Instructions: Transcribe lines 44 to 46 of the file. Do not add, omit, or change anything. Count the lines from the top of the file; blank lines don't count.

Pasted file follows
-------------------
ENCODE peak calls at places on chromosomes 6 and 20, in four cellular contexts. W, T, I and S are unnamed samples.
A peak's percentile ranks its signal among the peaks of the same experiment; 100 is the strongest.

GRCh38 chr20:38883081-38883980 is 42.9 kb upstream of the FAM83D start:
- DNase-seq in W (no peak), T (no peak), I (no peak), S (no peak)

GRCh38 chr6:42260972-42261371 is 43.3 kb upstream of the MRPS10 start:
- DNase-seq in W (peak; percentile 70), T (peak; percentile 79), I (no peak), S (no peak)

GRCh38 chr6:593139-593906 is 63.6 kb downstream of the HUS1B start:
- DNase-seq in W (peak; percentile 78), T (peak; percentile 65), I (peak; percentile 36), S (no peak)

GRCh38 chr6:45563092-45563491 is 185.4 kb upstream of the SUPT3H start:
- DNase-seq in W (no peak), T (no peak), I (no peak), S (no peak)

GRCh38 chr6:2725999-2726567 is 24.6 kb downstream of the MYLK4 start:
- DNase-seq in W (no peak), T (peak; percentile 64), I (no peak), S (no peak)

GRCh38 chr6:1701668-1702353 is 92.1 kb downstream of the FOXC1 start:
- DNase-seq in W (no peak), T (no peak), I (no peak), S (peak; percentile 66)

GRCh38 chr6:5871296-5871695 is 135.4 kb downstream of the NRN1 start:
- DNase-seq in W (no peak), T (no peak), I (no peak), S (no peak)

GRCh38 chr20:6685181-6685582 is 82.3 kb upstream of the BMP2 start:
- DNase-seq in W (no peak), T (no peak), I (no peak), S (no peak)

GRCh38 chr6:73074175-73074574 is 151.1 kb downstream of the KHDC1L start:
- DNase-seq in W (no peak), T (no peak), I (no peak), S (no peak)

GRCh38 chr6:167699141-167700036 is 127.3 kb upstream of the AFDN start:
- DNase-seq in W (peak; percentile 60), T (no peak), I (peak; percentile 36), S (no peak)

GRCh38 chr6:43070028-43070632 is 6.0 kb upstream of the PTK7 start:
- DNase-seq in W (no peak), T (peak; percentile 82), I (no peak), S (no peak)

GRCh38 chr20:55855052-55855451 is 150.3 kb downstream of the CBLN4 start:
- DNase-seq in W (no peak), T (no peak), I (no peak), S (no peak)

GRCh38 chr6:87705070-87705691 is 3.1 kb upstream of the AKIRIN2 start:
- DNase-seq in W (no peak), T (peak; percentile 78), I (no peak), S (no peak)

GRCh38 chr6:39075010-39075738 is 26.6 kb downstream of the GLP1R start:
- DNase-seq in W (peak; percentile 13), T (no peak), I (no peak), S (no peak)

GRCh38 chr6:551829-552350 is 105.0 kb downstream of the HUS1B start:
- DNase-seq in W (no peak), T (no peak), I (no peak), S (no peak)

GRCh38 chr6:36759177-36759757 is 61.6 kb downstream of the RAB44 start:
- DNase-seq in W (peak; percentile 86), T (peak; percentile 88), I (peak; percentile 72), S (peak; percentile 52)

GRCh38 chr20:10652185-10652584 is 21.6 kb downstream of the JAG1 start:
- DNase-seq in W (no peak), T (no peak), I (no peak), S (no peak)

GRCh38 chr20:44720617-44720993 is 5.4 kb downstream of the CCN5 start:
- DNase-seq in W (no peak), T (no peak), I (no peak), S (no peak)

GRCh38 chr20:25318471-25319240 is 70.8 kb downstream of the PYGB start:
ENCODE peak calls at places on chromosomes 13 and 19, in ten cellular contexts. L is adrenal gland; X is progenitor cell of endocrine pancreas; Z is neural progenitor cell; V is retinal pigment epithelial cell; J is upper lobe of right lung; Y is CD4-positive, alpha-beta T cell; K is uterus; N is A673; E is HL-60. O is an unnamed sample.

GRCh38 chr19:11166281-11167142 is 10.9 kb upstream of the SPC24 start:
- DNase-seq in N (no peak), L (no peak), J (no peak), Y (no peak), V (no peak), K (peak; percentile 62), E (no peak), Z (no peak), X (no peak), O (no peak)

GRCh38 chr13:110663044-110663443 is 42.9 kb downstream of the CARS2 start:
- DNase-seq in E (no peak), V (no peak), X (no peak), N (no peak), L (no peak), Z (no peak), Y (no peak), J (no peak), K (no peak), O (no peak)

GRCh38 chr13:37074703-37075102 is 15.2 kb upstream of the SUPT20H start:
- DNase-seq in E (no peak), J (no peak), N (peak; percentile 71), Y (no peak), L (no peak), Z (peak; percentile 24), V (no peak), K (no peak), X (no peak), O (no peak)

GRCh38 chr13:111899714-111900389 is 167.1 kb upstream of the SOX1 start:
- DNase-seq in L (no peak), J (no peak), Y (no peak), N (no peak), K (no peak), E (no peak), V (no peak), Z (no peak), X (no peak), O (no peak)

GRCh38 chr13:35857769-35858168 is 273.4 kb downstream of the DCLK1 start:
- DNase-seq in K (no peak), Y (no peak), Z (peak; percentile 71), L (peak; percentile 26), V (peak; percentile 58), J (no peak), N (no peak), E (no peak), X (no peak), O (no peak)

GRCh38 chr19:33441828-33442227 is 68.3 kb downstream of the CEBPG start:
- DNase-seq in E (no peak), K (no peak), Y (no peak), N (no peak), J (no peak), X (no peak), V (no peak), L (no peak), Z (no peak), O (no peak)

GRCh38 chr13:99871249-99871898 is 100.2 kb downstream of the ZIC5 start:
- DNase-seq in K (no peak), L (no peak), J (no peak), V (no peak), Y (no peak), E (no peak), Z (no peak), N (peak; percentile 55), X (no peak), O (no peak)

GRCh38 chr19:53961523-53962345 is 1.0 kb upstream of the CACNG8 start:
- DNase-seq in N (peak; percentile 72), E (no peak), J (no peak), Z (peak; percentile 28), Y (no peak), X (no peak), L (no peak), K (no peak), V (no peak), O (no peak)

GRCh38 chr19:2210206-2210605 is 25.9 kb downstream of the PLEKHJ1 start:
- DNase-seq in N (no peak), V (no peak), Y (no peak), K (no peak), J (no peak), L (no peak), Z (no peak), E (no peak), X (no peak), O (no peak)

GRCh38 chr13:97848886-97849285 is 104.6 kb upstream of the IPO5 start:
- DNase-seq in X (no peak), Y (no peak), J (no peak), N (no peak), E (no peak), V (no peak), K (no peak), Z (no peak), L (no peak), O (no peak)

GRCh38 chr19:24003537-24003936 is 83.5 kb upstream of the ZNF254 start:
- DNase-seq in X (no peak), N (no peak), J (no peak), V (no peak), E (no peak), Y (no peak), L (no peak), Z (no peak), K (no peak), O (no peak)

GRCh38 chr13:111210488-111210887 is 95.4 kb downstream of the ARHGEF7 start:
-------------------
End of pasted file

- DNase-seq in E (no peak), V (no peak), X (no peak), N (no peak), L (no peak), Z (no peak), Y (no peak), J (no peak), K (no peak), O (no peak)

GRCh38 chr13:37074703-37075102 is 15.2 kb upstream of the SUPT20H start:
- DNase-seq in E (no peak), J (no peak), N (peak; percentile 71), Y (no peak), L (no peak), Z (peak; percentile 24), V (no peak), K (no peak), X (no peak), O (no peak)